Usually, people think it is fine to do whatever is needed to catch “the bad guys”. However, lest we forget, those bad guys have rights.
Sunrise, Florida is the scene of a recent story about the nearly unprecedented lengths to which police will go to catch and arrest drug dealers. The city’s narcotics unit routinely lures lower-echelon drug dealers, also called middle-men, from surrounding areas, then busts them for involvement in illegal activities—activities set up by the police. Of late, the most common of these stings is the sale and purchase of cocaine.
According to local media reports, the Sunrise narcotics division has been trolling online to lure middle-men to Sunrise, community of commuters considered an offshoot of Miami. Police offer to negotiate large purchases of cocaine as bait, then suggest highly public locations like restaurants, including the ubiquitous McDonald’s. Most of those arrested in these stings have not been from the local area. In fact, of the more than 190 arrests for illegal drug purchases, only seven individuals were from Sunrise.
On the surface, many law-abiding Americans might like the idea. However, the dominant goal in these operations may not be the reduction of drug trafficking, but the increase of police overtime pay. Catching middle-men—and not major drug industry figures—has not made an apparent or significant impact on the drug world. Only two arrests and convictions have resulted in 15-year sentences for actual trafficking.
It appears that annual overtime ran anywhere from $240,000 to $630,000 during the 42-month period in which police lured unsuspecting criminals to Sunrise for arrest. In sting operations, police create false circumstances which potential middle-men choose to approach, asking to purchase drugs. In a situation of entrapment, officers approach potential middle-men, offering to sell. And therein lies the heart of the issue: the ethics of operations that result in substantial monetary rewards for police officers, especially when officers create the opportunities themselves. Sting operations are a legal part of police operations; entrapment is not.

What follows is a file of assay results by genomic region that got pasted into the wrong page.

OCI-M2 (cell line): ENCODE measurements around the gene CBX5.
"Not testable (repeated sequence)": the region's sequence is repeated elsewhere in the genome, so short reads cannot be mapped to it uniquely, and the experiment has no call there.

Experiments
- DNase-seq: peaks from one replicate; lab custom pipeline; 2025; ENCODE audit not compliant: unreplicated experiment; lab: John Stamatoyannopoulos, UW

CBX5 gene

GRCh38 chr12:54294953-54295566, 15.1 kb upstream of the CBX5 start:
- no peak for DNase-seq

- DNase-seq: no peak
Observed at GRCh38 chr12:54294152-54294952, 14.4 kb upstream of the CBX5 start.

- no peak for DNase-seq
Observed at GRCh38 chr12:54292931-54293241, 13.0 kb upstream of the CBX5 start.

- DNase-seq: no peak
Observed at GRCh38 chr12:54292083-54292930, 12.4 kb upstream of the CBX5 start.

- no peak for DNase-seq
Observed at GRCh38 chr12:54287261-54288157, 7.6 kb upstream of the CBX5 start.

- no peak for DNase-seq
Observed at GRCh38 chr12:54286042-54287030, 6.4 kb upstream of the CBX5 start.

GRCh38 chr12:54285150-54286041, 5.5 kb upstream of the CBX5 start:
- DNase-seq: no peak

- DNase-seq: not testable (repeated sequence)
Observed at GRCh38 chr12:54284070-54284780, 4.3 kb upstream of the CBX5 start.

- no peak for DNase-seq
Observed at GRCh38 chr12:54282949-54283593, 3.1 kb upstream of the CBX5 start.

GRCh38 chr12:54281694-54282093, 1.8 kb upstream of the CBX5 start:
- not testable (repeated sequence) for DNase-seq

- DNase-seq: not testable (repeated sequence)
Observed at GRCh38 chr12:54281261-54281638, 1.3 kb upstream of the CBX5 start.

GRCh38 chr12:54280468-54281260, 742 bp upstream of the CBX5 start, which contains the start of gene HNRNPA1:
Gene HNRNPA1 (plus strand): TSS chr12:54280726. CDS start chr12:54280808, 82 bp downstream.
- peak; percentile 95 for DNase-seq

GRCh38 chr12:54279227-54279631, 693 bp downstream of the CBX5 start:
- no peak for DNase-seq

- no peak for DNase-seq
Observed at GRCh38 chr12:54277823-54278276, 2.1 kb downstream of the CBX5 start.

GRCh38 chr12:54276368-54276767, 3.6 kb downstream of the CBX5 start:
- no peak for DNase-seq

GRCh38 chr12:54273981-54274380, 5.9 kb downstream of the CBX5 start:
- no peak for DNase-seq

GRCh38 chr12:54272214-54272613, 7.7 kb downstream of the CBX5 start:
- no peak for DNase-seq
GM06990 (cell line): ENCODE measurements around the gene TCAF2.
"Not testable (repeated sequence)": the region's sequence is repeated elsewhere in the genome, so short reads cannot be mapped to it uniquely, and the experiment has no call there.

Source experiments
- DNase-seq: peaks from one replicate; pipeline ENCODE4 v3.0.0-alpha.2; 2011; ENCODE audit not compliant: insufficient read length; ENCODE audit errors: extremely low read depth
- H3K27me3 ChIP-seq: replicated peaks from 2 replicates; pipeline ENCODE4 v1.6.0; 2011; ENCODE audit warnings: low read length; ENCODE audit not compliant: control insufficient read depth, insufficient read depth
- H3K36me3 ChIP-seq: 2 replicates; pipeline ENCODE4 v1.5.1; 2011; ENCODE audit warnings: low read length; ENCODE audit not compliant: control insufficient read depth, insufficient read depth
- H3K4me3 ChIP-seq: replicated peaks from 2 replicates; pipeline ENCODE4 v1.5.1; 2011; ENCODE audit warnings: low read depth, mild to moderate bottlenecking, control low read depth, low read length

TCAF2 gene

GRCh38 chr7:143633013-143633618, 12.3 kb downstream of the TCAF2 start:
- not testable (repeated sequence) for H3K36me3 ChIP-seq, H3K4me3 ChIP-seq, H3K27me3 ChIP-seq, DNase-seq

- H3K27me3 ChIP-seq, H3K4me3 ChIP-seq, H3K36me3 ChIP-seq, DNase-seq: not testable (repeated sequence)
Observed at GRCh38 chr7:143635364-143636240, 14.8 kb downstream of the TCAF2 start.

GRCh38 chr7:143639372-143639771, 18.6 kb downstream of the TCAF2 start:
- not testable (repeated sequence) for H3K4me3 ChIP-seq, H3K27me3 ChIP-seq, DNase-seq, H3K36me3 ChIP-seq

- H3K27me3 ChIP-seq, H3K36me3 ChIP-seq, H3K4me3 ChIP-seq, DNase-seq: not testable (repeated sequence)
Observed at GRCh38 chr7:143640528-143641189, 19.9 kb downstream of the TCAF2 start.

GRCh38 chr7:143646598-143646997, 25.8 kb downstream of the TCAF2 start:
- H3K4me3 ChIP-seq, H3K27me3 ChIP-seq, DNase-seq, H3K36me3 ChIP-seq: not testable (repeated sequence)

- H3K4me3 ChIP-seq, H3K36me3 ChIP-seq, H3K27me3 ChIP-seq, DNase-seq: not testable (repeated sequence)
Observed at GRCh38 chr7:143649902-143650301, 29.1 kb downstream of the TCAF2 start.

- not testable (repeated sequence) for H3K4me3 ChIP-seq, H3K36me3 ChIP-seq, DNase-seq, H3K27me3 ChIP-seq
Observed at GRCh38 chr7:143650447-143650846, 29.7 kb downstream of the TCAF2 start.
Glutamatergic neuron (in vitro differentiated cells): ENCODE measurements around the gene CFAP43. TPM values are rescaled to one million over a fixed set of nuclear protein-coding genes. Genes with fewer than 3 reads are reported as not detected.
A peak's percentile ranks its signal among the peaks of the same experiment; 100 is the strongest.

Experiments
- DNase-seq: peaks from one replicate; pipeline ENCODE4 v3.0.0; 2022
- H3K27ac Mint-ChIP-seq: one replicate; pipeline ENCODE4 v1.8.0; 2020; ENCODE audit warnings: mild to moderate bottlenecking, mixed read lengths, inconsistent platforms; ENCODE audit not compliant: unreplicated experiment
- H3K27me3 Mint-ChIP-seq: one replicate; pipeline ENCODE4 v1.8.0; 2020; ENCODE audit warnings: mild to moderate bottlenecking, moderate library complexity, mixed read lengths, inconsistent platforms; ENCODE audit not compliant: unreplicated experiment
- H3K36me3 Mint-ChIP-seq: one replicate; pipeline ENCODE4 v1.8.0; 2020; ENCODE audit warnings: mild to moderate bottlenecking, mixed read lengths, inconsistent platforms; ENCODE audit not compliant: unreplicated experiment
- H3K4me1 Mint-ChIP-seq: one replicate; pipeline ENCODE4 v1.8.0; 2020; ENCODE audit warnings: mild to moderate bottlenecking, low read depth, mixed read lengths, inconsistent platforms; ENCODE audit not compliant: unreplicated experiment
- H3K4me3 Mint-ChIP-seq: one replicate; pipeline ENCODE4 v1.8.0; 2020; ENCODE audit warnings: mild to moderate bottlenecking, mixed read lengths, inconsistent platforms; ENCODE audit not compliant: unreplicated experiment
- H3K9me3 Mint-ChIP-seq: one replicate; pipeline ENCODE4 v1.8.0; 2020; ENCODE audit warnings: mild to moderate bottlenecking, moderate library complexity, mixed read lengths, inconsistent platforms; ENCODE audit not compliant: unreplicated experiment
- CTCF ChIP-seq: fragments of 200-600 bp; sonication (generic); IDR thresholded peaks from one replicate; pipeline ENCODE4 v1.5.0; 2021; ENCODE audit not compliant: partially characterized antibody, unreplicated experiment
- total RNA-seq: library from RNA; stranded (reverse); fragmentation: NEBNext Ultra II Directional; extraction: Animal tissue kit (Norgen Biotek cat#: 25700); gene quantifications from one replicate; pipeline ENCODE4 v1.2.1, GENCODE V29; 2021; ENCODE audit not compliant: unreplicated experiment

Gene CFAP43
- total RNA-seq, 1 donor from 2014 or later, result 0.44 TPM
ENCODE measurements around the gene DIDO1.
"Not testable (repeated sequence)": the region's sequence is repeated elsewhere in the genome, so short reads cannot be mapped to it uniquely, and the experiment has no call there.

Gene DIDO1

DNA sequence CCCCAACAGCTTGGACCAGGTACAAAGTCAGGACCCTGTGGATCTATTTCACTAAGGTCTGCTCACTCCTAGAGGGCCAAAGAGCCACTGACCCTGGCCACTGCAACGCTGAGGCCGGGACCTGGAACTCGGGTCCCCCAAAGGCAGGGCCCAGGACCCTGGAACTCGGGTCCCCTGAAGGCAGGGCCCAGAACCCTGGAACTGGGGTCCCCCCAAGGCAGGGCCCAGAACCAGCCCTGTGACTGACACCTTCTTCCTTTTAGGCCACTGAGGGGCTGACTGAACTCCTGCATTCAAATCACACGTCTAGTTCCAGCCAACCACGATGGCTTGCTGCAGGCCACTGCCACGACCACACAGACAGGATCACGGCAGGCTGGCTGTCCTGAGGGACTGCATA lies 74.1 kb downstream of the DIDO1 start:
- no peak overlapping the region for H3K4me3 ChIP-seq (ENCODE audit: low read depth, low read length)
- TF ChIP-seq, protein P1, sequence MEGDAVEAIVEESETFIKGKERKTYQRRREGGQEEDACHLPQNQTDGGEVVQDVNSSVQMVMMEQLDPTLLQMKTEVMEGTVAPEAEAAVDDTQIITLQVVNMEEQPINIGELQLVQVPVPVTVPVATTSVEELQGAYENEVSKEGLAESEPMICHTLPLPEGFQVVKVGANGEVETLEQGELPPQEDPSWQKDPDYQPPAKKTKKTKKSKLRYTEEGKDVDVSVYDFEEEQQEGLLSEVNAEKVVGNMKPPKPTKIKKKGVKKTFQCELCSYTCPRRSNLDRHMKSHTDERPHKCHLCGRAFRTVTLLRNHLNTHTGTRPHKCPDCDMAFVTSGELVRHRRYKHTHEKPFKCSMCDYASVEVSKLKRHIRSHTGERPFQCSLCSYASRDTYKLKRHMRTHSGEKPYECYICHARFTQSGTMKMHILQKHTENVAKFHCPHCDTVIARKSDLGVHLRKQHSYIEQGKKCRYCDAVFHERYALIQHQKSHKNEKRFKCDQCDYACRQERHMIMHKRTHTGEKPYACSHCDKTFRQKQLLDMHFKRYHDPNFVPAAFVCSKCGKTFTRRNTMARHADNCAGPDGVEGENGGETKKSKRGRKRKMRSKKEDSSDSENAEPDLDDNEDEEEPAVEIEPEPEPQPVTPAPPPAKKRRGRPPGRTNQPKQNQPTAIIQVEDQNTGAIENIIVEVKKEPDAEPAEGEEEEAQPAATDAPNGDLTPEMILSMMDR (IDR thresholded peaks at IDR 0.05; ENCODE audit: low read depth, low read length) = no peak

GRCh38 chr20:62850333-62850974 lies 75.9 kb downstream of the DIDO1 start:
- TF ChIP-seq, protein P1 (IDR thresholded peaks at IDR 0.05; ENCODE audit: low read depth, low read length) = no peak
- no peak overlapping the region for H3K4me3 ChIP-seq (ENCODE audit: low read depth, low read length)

Moreover, drug dealers have rights, whether the public likes it or not. Everyone is entitled to a defense; just because an individual has been charged with an offense does not mean he or she is, or will be found guilty of that same offense.
Here is the conundrum: police officers, sworn to uphold the law, protect and serve, are deliberately creating fake situations for alleged drug dealers to purchase cocaine. The police put in overtime to do this work, and they are well-paid for doing it. How do these traps fit within the concept of justice?
Ultimately, they do not. When police begin convincing people to buy an illegal drug, they have crossed a line that those in law enforcement should never cross. The police enforce existing laws. In this case, these setups may even be shaky, pseudo-legal bids to increase the income of officers.
The issues behind drug stings may trigger strong reactions in many, but the community must remember that everyone accused of a crime is entitled to a legal defense. It follows that those who have been lured into illegal activity also deserve a criminal defense. It is an issue worth considering, as this kind of police behavior may spread beyond Sunrise, Florida.
Thomas C .Grajek is a criminal defense lawyer in Tampa, Lakeland, and Polk County Florida. To contact a Polk County DUI lawyer or to learn more, visit http://www.flcrimedefense.com/ or call 863-688-4606.